By Adam Purcell and Narumol Trachoo
Agalico Gardens & Tea Room
HIDDEN away on Sukhumvit 51, this delightful coffee shop has all the charm of an English countryside manor and a beautiful garden to match. When you first wander through the front door – which isn’t signposted – you may think you’ve accidentally walked into the home of a wealthy person who’s hosting a Hi-So tea party. A white-washed living room decked out with comfy couches and rattan chairs is full of well-preened patrons tucking into chocolate cakes, scones and drinking tea from fine china cups. Out in the garden, which is lush with plantlife and decorated with Balinese statues, other customers lounge on benches, read books in hidden, shady corners, and speak in hushed voices. It’s all very peaceful, and very surreal when you consider that just a short stroll up the street is busy Sukhumvit with all its honking horns and shrieking vendors. Adding to Agalico’s feeling of exclusivity is the fact it’s only open Fri – Sun (10am – 6pm). A real hidden gem.
For more info Tel: 02 662 5857 www.agalico.co.th
Bangkok Protestant Cemetery
SQUEEZED between a bus park and an abandoned tobacco factory on Charoen Krung Road 72/5, this hidden cemetery is steeped in history.
Established in 1853, it has notable foreign interments such as Henry Alabaster, advisor to the King of Siam; John Fennell Belbin, Captain of the SS Bangkok, who died at his post in 1876; Hamilton King, Envoy Extraordinary and Minister Plenipotentiary of the United States of America, who died in Bangkok in 1912; and Friedrich Schaefer, M.D., founder of and surgeon at King Chulalongkorn Memorial Hospital, who died from an infection acquired when operating in 1914.
The graveyard has been kept free of weeds and clutter for the last 40 years thanks to an elderly woman who lives in a wooden house at the far end of the graveyard. Take along someone who can speak Thai to her, and if you spot her in the graveyard raking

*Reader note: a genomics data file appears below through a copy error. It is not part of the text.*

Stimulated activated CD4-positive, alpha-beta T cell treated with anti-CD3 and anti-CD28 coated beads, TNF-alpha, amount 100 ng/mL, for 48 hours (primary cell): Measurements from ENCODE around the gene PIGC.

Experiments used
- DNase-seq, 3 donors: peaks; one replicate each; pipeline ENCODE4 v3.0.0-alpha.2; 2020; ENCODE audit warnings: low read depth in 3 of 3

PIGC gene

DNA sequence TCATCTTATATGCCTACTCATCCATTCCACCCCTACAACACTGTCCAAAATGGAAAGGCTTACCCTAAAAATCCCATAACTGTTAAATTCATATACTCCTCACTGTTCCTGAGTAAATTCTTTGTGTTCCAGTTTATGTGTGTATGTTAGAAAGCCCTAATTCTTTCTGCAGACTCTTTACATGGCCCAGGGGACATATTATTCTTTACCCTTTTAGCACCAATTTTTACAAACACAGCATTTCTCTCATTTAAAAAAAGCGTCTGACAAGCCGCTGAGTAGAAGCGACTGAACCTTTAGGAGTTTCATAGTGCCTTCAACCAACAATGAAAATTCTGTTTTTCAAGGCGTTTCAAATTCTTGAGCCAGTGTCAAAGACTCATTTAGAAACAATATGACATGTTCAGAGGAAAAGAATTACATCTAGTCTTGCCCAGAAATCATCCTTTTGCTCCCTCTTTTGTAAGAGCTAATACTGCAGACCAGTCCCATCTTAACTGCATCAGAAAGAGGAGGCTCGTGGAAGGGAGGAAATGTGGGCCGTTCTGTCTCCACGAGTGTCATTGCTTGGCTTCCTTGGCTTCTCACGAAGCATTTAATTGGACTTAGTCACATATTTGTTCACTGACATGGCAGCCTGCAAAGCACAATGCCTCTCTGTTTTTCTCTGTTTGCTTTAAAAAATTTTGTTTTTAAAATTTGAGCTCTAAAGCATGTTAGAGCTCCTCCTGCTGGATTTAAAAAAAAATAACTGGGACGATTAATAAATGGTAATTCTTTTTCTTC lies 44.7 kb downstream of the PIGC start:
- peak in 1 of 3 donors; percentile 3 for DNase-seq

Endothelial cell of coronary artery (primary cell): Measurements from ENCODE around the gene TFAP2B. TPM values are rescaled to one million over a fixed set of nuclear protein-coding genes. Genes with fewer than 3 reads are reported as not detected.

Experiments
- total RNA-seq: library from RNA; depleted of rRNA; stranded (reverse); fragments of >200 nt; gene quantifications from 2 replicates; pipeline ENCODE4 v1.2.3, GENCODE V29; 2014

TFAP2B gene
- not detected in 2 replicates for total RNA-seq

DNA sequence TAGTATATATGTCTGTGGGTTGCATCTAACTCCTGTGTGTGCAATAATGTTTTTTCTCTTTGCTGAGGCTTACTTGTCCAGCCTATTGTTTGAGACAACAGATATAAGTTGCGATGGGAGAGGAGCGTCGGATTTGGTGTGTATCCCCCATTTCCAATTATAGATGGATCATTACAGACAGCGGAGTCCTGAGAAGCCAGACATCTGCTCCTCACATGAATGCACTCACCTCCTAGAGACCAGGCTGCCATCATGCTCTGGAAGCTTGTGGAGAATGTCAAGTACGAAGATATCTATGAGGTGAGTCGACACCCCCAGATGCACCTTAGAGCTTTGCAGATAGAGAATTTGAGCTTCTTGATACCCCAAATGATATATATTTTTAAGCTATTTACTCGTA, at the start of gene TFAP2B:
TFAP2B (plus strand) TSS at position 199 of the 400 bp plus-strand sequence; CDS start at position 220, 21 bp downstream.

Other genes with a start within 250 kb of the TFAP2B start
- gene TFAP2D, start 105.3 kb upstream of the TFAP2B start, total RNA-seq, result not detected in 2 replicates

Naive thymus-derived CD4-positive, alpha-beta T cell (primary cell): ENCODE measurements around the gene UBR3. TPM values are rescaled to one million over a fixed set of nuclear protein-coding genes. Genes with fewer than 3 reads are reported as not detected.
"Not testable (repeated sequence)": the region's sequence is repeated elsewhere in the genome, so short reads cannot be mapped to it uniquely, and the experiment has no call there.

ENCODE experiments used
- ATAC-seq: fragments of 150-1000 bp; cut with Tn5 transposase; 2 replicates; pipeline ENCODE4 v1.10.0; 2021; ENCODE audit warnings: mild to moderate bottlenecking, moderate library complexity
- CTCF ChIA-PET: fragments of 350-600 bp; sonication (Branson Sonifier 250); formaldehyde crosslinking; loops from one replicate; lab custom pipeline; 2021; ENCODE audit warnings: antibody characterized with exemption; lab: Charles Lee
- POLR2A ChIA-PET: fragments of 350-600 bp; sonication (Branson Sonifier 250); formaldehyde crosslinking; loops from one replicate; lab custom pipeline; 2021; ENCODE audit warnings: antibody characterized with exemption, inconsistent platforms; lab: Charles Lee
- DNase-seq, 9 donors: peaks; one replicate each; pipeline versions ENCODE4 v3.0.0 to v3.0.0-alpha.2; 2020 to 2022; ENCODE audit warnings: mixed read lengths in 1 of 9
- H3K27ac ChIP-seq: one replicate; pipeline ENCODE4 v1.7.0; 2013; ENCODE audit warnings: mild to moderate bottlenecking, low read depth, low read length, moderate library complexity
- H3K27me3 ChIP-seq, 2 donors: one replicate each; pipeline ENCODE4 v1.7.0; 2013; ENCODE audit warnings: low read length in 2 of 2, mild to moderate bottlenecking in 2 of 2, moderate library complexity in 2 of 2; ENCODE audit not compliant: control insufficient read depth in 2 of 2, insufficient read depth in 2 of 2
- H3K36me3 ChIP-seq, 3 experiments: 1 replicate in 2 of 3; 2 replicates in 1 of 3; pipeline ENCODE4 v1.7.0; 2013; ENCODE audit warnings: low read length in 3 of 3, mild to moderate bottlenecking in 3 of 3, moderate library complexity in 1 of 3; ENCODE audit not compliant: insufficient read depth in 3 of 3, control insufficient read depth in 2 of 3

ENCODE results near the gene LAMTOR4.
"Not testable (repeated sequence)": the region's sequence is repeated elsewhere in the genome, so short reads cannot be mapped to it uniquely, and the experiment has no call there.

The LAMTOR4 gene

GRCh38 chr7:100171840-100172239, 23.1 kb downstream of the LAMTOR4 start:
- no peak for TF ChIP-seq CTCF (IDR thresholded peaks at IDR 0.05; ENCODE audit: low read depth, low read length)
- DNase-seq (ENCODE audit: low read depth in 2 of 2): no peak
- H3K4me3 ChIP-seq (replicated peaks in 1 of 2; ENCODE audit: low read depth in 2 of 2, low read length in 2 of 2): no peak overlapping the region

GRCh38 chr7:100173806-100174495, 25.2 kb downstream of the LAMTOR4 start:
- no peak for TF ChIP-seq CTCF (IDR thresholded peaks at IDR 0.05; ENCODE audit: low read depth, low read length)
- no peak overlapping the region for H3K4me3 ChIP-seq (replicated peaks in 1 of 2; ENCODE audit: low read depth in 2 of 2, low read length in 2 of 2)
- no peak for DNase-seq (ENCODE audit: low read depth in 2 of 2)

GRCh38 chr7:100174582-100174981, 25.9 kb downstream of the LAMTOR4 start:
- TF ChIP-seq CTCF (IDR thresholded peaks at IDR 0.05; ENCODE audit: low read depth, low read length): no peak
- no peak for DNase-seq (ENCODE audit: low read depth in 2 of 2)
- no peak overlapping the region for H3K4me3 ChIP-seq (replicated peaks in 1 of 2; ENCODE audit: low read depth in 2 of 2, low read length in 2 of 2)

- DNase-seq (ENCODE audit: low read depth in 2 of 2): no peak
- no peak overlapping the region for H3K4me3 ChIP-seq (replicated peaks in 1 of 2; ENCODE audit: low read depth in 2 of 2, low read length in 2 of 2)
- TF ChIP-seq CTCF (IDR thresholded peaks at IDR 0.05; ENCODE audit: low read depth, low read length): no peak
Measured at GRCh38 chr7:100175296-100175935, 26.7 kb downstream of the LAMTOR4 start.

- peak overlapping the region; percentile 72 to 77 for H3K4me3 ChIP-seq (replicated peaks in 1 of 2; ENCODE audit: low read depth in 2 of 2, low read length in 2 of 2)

leaves, wander over and have a chat about the cemetery’s past; fascinating stuff that can’t be printed here.
Chao Mae Tubtim (Goddess Tubtim Shrine)
TUCKED away behind the Swissotel Nailert Park Hotel, and accessed via the hotel’s underground car park, the Tubtim Shrine is a small spirit house located on the banks of a klong. Unlike other shrines you see in Bangkok, this one is full of phallic symbols of all shapes and sizes, plus small porcelain statues of children. While this may sound a little creepy, it’s all very innocent. Thai couples visit the shrine to pay respect to the goddess of fertility, who they believe resides in the Ficus tree and will help them to conceive.
Ka Tron Restaurant
EVER wanted to write a postcard home saying: “Last night, I went to a restaurant in Bangkok where I wore a pink helmet with a metal spike on it, stood on a stage, and caught a catapulted cooked-chicken on my head!”? Well, thanks to Ka Tron Restaurant, you can.
‘Clucking’ crazy in the most delightful of ways, Ka Tron is unlike any other restaurant in Bangkok. Specialising in ‘Flying chickens’ – that is, cooked chickens which are fired from a catapult and caught by a waiter riding a unicycle, in front of what looks like a shrine devoted to chickens – Ka Tron is a great place to spend an evening with friends.
Besides the “Flying chicken” (B120), which is a must order, the restaurant also serves a wide selection of Thai dishes in beef, crab, seafood, duck, frog, and ostrich categories. Most dishes are around the B120 mark, portions are generous, and the quality is good.
At 8.30pm a live show ups the ante with flaming chickens being fired at the waiter in quick succession. On our visit we saw him do a sterling job of catching them with his hands, head and mouth.
Diners are then invited to go on stage to don the pink helmet and attempt to catch a chicken, orange, and lime. Catch the lime, and you get your meal for free. Catch the chicken and orange, and you get a rubber chicken. Brilliant.
Karaoke rooms are available for 500 baht.
Ka-Tron Restaurant, Bangna-Trad Road Km1 (opposite BITEC)
Tel: 02 399 5202
FOR just over three years Cook Chom has been serving ‘five-star-inspired’ cuisine for a fraction of the price at his eponymous street side restaurant near Thewet Pier, Krungkasem Road.
With over 35 years’ experience working for top hotels in Thailand, such as the Landmark, Hilton, and Asia Hotel, Cook Chom certainly knows his onions - as well as plenty of other ingredients, of course.